Improving detection of non-melanoma skin cancer Non-melanoma skin cancer.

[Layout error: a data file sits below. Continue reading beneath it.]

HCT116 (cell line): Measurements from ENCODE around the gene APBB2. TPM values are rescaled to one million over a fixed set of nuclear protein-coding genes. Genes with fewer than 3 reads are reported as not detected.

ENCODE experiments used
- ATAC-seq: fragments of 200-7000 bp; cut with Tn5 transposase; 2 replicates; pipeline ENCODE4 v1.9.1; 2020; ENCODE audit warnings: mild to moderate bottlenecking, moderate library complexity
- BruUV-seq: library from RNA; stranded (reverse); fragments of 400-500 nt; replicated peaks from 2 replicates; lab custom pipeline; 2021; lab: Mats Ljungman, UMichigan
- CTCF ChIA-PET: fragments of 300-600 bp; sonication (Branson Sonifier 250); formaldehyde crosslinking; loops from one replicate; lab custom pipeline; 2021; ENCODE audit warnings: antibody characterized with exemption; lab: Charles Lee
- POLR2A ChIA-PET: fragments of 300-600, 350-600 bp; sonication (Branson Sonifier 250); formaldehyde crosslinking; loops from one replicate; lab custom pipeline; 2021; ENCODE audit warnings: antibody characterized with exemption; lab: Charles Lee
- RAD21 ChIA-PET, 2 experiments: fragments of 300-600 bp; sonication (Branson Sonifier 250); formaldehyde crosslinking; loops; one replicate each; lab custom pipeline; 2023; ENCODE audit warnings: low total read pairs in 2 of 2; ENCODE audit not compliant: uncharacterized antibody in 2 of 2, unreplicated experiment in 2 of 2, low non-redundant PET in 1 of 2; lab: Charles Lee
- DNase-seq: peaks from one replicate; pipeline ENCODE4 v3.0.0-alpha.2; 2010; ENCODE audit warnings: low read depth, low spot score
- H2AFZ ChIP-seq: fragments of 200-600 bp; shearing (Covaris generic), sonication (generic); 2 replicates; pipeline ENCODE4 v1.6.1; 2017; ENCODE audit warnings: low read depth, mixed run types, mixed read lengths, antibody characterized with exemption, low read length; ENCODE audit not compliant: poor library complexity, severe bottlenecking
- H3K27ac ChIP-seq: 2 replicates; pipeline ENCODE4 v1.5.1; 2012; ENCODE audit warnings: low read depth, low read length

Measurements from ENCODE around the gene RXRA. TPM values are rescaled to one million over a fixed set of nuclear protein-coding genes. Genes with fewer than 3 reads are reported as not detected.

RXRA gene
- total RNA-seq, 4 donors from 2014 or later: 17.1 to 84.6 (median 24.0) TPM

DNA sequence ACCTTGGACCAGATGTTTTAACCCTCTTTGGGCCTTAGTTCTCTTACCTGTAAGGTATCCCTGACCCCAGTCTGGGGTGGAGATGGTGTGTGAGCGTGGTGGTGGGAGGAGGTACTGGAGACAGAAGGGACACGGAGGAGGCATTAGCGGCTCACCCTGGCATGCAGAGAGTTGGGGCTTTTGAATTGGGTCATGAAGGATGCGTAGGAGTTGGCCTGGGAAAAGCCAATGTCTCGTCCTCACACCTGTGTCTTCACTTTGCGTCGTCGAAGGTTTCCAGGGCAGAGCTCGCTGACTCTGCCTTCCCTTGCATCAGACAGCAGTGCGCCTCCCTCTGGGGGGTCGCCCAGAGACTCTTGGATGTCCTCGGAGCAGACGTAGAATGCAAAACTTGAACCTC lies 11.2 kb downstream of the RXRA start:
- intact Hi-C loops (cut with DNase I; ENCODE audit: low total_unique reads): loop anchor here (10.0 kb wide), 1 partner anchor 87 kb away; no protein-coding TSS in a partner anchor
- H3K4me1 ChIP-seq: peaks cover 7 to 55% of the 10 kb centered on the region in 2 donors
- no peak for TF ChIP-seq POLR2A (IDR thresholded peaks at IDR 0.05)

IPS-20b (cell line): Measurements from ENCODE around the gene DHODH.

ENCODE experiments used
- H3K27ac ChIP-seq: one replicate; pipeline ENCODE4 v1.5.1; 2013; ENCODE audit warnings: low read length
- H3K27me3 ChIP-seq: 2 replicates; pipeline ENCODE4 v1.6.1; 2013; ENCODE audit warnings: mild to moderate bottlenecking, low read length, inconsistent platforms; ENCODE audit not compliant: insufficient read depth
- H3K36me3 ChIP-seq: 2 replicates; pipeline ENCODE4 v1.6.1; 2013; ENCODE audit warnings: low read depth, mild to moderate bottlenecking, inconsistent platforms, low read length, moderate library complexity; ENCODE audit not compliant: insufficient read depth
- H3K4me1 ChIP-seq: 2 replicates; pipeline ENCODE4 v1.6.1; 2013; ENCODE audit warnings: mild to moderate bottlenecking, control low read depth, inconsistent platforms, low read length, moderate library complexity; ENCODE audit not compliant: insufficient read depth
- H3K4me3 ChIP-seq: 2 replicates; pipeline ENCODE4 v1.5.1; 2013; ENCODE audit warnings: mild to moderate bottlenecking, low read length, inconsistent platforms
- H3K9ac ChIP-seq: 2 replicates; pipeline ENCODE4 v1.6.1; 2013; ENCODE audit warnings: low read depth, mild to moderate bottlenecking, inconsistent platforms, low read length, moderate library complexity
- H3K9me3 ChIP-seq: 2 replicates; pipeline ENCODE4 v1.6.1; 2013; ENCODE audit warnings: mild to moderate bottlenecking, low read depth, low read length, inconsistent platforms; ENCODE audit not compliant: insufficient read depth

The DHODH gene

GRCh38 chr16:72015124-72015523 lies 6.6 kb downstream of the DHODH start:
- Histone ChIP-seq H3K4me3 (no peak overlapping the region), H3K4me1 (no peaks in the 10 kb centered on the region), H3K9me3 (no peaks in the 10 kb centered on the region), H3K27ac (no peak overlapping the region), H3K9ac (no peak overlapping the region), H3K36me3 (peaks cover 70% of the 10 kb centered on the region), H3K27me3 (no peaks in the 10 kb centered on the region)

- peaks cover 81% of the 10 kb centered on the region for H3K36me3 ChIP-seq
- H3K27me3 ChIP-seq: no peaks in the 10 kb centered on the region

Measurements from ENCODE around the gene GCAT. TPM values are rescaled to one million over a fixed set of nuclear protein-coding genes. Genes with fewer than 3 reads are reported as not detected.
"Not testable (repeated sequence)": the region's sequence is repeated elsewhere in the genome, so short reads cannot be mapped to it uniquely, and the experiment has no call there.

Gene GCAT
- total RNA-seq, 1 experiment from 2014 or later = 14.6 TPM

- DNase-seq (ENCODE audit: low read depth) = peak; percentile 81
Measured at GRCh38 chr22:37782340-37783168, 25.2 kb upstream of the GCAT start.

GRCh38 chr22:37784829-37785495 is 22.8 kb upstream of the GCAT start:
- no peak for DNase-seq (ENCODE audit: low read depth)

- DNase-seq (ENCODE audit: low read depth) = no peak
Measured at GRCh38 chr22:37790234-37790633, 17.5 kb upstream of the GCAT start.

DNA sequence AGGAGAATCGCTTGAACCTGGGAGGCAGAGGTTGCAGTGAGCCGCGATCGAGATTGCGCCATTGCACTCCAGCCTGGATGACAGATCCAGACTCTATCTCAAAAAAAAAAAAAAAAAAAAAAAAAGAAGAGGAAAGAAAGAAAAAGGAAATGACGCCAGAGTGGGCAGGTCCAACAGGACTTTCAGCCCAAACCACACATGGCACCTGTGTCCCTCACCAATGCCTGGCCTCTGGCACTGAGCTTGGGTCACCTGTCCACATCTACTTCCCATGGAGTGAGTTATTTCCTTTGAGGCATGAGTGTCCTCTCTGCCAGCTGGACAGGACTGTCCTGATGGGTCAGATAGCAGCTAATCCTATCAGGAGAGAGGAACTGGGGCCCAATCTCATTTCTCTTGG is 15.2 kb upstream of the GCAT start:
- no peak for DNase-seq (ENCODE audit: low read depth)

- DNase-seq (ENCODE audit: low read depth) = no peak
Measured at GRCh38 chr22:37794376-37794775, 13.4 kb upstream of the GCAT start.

Basal cell carcinomas (BCCs) and squamous cell carcinomas (SCCs) are clinically and pathologically distinct and both are locally invasive. However, while BCCs rarely metastasise, SCCs have the potential to do so especially when they arise on the ears or lips. UV radiation is the most important risk factor for non-melanoma skin cancer (NMSC). The tumours most commonly arise in fair-skinned individuals on sun-damaged skin, especially the face. Incidence rises with age. Patients with one NMSC have a higher risk of developing another NMSC and of malignant melanoma. SCCs are frequently more difficult to diagnose than BCCs. Well differentiated lesions have a pronounced keratotic element. Poorly differentiated SCCs tend to be pink or red papules or nodules, lacking keratin, which may ulcerate. Around 5% of SCCs metastasise. High-risk SCCs include those: on the ear, lip, or sites unexposed to the sun and in chronic ulcers, scars or Bowen's disease. SCCs > 20 mm in diameter or > 4 mm in depth are high risk. Patients who are immunosuppressed, have poorly differentiated tumours or recurrent disease are also at increased risk. Patients with a slowly evolving or persistent skin lesion where cancer is a possibility should be referred to a dermatologist. Lesions suspected of being BCC should be referred routinely. Urgent referral should be reserved for cases where there is concern that a delay may have a significant impact because of the size or site of the lesion. Any non-healing lesions >1 cm with marked induration on palpation, showing significant expansion over eight weeks, should be referred urgently as they may be SCCs.